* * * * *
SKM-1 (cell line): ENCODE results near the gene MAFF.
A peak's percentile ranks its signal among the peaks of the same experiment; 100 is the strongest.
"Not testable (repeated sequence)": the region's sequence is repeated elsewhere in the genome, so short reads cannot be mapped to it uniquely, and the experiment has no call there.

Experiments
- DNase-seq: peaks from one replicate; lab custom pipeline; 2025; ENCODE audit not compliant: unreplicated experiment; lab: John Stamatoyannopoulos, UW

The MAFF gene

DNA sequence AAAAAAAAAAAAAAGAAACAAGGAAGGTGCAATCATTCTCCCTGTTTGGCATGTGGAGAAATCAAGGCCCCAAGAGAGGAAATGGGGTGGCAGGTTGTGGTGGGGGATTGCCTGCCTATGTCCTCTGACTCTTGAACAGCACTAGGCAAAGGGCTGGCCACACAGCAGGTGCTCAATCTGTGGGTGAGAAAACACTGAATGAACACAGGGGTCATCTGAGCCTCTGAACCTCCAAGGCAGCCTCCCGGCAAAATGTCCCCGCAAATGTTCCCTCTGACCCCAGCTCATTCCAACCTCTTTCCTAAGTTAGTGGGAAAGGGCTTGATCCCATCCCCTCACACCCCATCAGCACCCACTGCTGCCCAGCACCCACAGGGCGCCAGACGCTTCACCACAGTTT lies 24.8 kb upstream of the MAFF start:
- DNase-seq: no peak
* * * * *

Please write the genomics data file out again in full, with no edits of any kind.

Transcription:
SKM-1 (cell line): ENCODE results near the gene MAFF.
A peak's percentile ranks its signal among the peaks of the same experiment; 100 is the strongest.
"Not testable (repeated sequence)": the region's sequence is repeated elsewhere in the genome, so short reads cannot be mapped to it uniquely, and the experiment has no call there.

Experiments
- DNase-seq: peaks from one replicate; lab custom pipeline; 2025; ENCODE audit not compliant: unreplicated experiment; lab: John Stamatoyannopoulos, UW

The MAFF gene

DNA sequence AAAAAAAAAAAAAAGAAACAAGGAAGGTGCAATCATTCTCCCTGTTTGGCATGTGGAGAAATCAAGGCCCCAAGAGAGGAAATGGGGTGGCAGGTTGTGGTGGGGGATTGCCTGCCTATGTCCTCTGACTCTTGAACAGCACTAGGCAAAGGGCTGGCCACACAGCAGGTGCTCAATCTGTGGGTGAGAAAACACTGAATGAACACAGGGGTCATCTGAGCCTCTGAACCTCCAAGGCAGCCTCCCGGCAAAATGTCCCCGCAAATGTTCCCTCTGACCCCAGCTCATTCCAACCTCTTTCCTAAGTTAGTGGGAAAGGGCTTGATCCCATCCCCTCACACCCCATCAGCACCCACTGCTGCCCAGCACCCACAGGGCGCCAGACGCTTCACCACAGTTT lies 24.8 kb upstream of the MAFF start:
- DNase-seq: no peak